Growing Pains: Soil Mixture

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Growing Pains

By valleylynn
January 1, 2010

A plant clinic for Sempervivum, Jovibarba and J. heuffelii. This is a companion article for the Sempervivum and Jovibarba forum.

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Name: Linda
M'boro, (Middle)TN (Zone 6b)
I was one of the first 300 contributors to the plant database!
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LuvNature
Aug 27, 2010 3:19 PM CST
Hello All ~

I'm new to the forum, but I have fell in love with sedum. Is there a special soil mix that works best for sedum plants?

My Autumn Joy is planted in my garden and has been for many years. I've shared it, split it into new places, and it does great. The ones I have some problems with is the smaller varieties and I really love all the small sedums.

I recently purchased one that has drove me nuts trying to plant it. It is Sedum hispanicum 'Purple Form' . It is so delicate and falls apart if I touch it. Any suggestions on how to handle this would be greatly appreciated.

I'm thrilled to have found this forum. It's the only one I've found that discusses something other than cactus.

Linda Hurray!
Name: BlueFox
Grand Forks, B.C. Cdn. Zone 5A (Zone 4a)
Romantic & Rustic, Xeric & Organic
Charter ATP Member Sedums Sempervivums Region: Canadian Garden Art Enjoys or suffers cold winters
Cactus and Succulents Butterflies I was one of the first 300 contributors to the plant database! Xeriscape Garden Ideas: Level 1
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BlueFox
Aug 27, 2010 3:35 PM CST
Hi Linda,
Welcome aboard!

I for one would love to see a pic of your delicate Sedum hispanicum 'Purple Form' - I have 'Blue Carpet' and one that looks identical called hispanicum var. polypetalum. I agree they are delicate, and seem to do best with extremely sharp drainage. Even in perfect conditions they tend to have die back issues.

For soil, there is a lot of information here on the forums, but in general, extra large sand/small gravel added to the native soil provides the good drainage they need.
Name: Linda
M'boro, (Middle)TN (Zone 6b)
I was one of the first 300 contributors to the plant database!
Image
LuvNature
Aug 27, 2010 5:08 PM CST
This is the best I can do for now. Hope you can see it okay.

Thumb of 2010-08-27/Flimsy/9672e9
Name: Linda
M'boro, (Middle)TN (Zone 6b)
I was one of the first 300 contributors to the plant database!
Image
LuvNature
Aug 27, 2010 5:09 PM CST
Here's some that I mixed in a pot with other sedum.

Thumb of 2010-08-27/Flimsy/ad4025
Name: Lynn
Dallas, OR (Zone 8b)
Charter ATP Member Garden Sages I helped plan and beta test the plant database. I helped beta test the Garden Planting Calendar I was one of the first 300 contributors to the plant database! Plant Database Moderator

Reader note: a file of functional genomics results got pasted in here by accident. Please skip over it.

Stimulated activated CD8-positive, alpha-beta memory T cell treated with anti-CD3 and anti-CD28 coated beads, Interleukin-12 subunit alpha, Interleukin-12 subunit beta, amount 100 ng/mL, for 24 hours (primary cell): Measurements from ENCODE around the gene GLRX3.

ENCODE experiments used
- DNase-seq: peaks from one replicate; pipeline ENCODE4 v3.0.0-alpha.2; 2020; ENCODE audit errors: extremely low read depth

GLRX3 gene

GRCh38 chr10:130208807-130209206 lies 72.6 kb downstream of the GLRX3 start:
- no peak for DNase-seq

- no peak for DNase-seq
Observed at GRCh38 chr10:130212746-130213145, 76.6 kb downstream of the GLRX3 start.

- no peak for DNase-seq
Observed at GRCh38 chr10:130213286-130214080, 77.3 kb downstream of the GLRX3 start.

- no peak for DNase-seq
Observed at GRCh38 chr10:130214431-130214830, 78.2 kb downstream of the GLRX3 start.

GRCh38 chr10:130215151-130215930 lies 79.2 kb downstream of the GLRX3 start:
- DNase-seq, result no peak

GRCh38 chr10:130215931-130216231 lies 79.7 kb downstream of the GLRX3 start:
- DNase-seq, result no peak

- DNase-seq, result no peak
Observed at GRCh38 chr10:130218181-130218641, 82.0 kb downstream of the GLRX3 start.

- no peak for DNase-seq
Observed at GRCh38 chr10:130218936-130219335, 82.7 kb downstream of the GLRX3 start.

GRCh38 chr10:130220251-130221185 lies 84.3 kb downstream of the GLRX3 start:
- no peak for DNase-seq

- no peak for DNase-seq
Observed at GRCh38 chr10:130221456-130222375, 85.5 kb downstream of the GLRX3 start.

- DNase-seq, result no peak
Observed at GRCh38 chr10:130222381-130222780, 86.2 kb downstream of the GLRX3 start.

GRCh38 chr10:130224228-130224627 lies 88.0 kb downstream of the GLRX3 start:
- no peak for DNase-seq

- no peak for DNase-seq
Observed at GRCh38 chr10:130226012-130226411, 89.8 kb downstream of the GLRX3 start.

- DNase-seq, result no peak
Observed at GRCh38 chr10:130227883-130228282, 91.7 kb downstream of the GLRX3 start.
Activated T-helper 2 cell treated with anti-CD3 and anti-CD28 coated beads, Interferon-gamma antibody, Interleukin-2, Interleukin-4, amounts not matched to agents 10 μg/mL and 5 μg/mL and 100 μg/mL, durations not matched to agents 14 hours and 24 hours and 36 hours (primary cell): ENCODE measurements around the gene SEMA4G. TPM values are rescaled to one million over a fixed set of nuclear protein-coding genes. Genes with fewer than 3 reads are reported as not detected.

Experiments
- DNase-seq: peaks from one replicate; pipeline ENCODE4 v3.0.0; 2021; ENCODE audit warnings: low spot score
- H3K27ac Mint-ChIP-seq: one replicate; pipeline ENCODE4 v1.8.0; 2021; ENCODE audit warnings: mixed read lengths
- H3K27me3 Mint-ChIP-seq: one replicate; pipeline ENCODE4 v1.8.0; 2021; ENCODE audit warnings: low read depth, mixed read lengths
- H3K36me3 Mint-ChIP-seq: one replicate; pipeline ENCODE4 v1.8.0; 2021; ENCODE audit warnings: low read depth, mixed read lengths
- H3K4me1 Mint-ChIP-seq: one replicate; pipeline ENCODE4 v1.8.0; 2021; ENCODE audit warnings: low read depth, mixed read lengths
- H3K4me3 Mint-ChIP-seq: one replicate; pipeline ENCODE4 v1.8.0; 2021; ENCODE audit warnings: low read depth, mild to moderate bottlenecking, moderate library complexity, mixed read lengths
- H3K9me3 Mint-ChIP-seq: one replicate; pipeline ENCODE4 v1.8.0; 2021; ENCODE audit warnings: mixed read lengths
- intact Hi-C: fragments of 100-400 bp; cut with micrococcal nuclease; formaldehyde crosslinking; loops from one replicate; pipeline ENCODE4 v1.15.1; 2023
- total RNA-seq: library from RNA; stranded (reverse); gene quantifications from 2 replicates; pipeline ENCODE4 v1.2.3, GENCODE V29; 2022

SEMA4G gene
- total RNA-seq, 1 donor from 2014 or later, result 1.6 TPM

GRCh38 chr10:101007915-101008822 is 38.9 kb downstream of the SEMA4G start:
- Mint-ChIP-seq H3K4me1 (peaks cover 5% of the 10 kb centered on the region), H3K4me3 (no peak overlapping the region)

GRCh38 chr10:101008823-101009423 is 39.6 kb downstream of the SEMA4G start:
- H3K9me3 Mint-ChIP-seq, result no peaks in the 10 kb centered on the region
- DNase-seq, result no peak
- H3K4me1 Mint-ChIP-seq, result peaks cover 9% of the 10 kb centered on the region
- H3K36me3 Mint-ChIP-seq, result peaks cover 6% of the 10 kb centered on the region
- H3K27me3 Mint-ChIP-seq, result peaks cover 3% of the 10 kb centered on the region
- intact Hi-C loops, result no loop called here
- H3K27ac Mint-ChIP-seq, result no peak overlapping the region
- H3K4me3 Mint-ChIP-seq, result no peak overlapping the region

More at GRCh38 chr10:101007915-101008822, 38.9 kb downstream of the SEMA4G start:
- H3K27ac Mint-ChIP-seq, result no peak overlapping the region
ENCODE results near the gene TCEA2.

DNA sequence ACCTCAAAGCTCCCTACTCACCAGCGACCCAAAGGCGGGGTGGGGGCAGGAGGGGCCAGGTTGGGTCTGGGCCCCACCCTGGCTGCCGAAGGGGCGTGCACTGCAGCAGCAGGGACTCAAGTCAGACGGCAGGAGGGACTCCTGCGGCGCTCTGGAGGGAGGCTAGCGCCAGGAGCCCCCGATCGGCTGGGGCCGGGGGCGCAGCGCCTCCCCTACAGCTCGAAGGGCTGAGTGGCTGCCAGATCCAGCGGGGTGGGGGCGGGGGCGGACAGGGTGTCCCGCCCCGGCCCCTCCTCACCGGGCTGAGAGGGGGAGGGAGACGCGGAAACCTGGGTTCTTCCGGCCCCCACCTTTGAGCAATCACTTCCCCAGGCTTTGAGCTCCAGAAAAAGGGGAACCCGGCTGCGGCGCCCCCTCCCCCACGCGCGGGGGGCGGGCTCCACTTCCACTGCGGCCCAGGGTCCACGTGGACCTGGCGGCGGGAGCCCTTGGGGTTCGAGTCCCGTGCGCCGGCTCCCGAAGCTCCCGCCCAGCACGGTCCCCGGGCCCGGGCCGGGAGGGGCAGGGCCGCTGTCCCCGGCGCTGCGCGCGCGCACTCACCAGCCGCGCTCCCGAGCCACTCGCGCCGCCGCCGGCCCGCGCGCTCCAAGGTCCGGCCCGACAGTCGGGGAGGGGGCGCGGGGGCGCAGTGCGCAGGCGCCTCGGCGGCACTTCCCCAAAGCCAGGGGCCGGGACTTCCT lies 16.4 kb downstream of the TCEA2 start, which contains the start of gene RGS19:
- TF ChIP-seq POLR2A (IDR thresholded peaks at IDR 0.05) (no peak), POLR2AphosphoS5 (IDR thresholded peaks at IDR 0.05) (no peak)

Forum moderator I helped beta test the first seed swap Celebrating Gardening: 2015 Plant and/or Seed Trader Garden Ideas: Master Level Sempervivums
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valleylynn
Aug 27, 2010 8:33 PM CST
Wonderful container of healthy looking sedum Flimsy. We are so happy you found us. All of us love to share our different experiences in growing sedum and semps. BlueFox's advice is what I do here at my place.
I too have the purple form of S. hispanicum. It is such a sweet little plant. Twit made a great suggestion on another thread here that I know BlueFox does also. Plant it in several places in differing conditions, then observe which does best in your part of the country. I know that this plant can have winter die back (dormant) in some areas, but should come back if drainage is good. For me I have found that it needs some protection for our hot, dry summer weather, so I give it bright light, but not direct sun. Here is a picture of my S. hispanicum 'Blue Carpet'. I can't seem to find a picture of my 'Purple Form'. Hmmmm Confused
Thumb of 2010-08-28/valleylynn/3ab063

Charter ATP Member I was one of the first 300 contributors to the plant database!
twitcher
Aug 28, 2010 12:36 AM CST
Flim (is there a Flam?) - Welcome!

I have Sedum hispanicum (plain - blooms white) and also the Purple Form. I'm afraid I've not paid attention to soil concerns with this one. For me, it grows like a weed in pots where I have some of my small fruit trees growing. When weeding the pot and I pull some up, I just toss it back or into another pot. I don't usually even bother with planting it. This one is very forgiving.

So it gets my basic pot mix, which is similar to Al's mix advocated in the Container Cubit(you may want to take a look at that). Basically quality potting soil with pine bark, vermiculite, perlite, and/or fired-Fuller's Earth mixed in. The mix varies a lot based on what is available at the time, but always has the potting soil and the pine bark as the basis.

Regarding growing conditions, because they are in the small fruit tree pots, they get regular water and are shaded a bit from the harsh sun by the tree above them.

I hope this helps.

-t
Name: Linda
M'boro, (Middle)TN (Zone 6b)
I was one of the first 300 contributors to the plant database!
Image
LuvNature
Aug 28, 2010 12:00 PM CST
Thanks so much to both of you for your help. It's good to know it grows easily. I purchased it online and when I opened the box, it fell apart everywhere. I tried sticking each tiny piece in the soil and that's what drove me nuts...lol. So, maybe I was overly concerned about this one. I just started collecting sedum this spring and now I look everywhere for it.

My neighbors decided to throw away their 3 tier concret fountain that they could never get to work right. I said "Noooooooo, I want it for planters!" That's when I started my sedum collection. I'll post a pic of it sometime. The sedum hasn't grown as well as I would like, but we've had a very hot summer and I think that's part of the problem. It's not in full sun all day, but the heat index here has been up to 113 degrees for several days. Grumbling

Charter ATP Member I was one of the first 300 contributors to the plant database!
twitcher
Aug 28, 2010 3:59 PM CST
The Dr. compels me to mention that the "heat index" is a calculation that attempts to measure the impact of the temperature and the humidity on a human being. Thus the "heat index" indicates how hot it seems to people. Please be assured that your sedums, sempervivum and jovibarba don't react to the heat index the same way we do.

I've long felt that the hen & chicks, at least, are dew harvesters. When the humidity is high, and you get a nighttime temperature drop, there is the potential for the plants to "self-water" in small amounts by collecting the dew that condenses on the leaves and directing it down to the crown and roots.